1 Share appreciation calculated from the closing price on September 12, 2011, the day before the announcement of the
Company’s strategic priorities, through September 28, 2012.
At the same time, we believe Mr. Biglari’s contradictory statements and actions create even more questions around his true objectives. In a press release last year, Mr. Biglari made the following statements:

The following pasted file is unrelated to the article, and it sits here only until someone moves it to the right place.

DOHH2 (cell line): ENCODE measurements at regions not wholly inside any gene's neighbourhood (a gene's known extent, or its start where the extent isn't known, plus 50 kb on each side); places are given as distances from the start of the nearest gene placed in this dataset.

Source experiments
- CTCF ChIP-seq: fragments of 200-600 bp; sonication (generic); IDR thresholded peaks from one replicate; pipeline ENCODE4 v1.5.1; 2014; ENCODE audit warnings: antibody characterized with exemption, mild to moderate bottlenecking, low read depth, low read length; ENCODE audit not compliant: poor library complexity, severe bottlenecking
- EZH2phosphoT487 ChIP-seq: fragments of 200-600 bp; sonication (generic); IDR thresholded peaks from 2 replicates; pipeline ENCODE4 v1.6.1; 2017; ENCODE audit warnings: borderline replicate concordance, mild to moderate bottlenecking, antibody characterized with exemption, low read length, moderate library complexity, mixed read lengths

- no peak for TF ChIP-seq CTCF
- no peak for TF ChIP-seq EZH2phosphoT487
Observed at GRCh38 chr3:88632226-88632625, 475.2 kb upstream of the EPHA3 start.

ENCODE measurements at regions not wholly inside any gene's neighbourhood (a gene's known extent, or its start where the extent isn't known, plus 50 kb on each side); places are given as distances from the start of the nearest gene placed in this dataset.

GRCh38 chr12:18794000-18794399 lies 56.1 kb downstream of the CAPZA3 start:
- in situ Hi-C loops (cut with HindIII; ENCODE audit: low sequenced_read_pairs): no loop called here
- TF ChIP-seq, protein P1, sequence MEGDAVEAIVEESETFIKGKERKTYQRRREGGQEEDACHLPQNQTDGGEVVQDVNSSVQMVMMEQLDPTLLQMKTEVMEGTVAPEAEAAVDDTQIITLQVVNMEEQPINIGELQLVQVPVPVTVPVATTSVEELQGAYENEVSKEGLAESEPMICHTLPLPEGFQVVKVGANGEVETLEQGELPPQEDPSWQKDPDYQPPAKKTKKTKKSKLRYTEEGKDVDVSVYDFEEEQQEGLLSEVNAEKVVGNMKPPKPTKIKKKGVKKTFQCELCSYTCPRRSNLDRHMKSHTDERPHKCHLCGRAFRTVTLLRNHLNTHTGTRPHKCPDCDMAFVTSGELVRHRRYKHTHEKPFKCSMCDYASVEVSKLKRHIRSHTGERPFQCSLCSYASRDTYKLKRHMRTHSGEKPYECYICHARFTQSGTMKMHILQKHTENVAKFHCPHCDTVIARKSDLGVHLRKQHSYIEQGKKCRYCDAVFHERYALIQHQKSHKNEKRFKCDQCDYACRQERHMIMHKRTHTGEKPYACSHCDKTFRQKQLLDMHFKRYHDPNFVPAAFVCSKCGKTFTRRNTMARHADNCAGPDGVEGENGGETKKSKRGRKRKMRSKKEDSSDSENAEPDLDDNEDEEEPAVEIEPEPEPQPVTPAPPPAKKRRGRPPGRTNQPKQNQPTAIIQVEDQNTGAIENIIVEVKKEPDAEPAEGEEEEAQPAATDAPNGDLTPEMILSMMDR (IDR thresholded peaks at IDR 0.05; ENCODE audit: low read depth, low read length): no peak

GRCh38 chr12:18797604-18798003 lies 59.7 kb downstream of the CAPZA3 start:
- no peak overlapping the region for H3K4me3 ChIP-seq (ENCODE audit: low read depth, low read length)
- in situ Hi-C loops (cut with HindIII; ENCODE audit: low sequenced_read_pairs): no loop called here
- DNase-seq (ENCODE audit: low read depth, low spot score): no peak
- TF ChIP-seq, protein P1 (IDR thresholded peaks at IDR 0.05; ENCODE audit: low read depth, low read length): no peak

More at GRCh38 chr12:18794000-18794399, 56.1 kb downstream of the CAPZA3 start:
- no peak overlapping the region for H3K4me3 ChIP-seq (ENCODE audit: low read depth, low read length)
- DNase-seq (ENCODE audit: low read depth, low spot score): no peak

“Our intention was that even if we were to purchase additional stock, we would keep ownership well under 20% . . . . [W]e have purchased stock for investment purposes only.” (BH press release, 9/23/11)Despite these assertions, Biglari Holdings (1) ran a proxy fight last year for one Board seat, (2) immediately after losing the proxy fight, began aggressively buying more Cracker Barrel stock, and (3) launched a new proxy fight this year, seeking two Board seats this time. We believe these actions speak louder than words, as investors who are buying for “investment purposes only” do not wage multiple proxy contests, particularly at a time when the target corporation is performing as well as we are. With a position that recently reached 17.4%, Biglari Holdings is getting very close to a 20% stake in Cracker Barrel. With Mr. Biglari’s history of creeping control – having built Biglari Holdings with the takeover of Steak ’n Shake without paying a premium to its shareholders, naming himself as Chairman and CEO, and ultimately creating a holding company named after himself – we are concerned as to what step would be next should he get a seat or two on our Board. We urge you to consider whether Mr. Biglari’s history suggests an undisclosed agenda here and whether he and Phil Cooley are right for our Board. Second, we believe Mr. Biglari’s track record of poor corporate governance tactics speaks for itself. While your revitalized Board of Directors at Cracker Barrel has been overseeing a variety of successful initiatives to drive increasing shareholder value, Mr. Biglari has been pursuing initiatives at Biglari Holdings that appear to have been objectionable even to his own shareholders. Consider the following three proposed actions that have all been deferred and/or amended in the face of shareholder opposition: • Excessive compensation. Mr. Biglari attempted to get shareholder approval for an uncapped compensation scheme for himself, a deal similar to the profit-sharing compensation plans often used at hedge funds and private equity investment firms, even though he runs a publicly traded restaurant holding company. Mr. Biglari scaled back the plan only after both ISS and his shareholders expressed their disapproval. • Disenfranchising capital structure. Mr. Biglari is once again proposing shareholder approval of a two-class capital structure so he can make acquisitions that don’t dilute his voting power – after canceling a planned shareholder meeting to consider the plan last year in response to shareholder objections. The top two leading proxy advisory firms, ISS and Glass Lewis, have already recommended that Biglari Holdings shareholders vote against this proposal. • Reverse stock splits to freeze out small shareholders. Mr. Biglari engineered a 1-for-20 reverse stock split, and announced plans in 2011 for a further 1-for-15 reverse stock split that would have forced many small investors to be cashed out from their shares. The second reverse stock split was tabled following shareholder opposition. In addition, we believe that Mr. Biglari showed a disregard for federal law in causing Biglari Holdings to acquire Cracker Barrel stock in violation of applicable antitrust law. Biglari Holdings paid $850,000 to settle charges brought by the Federal Trade Commission and the Department of Justice with respect to this violation, which the chairman of the Federal Trade Commission characterized as an abuse of the antitrust law’s “passive investment” exemption.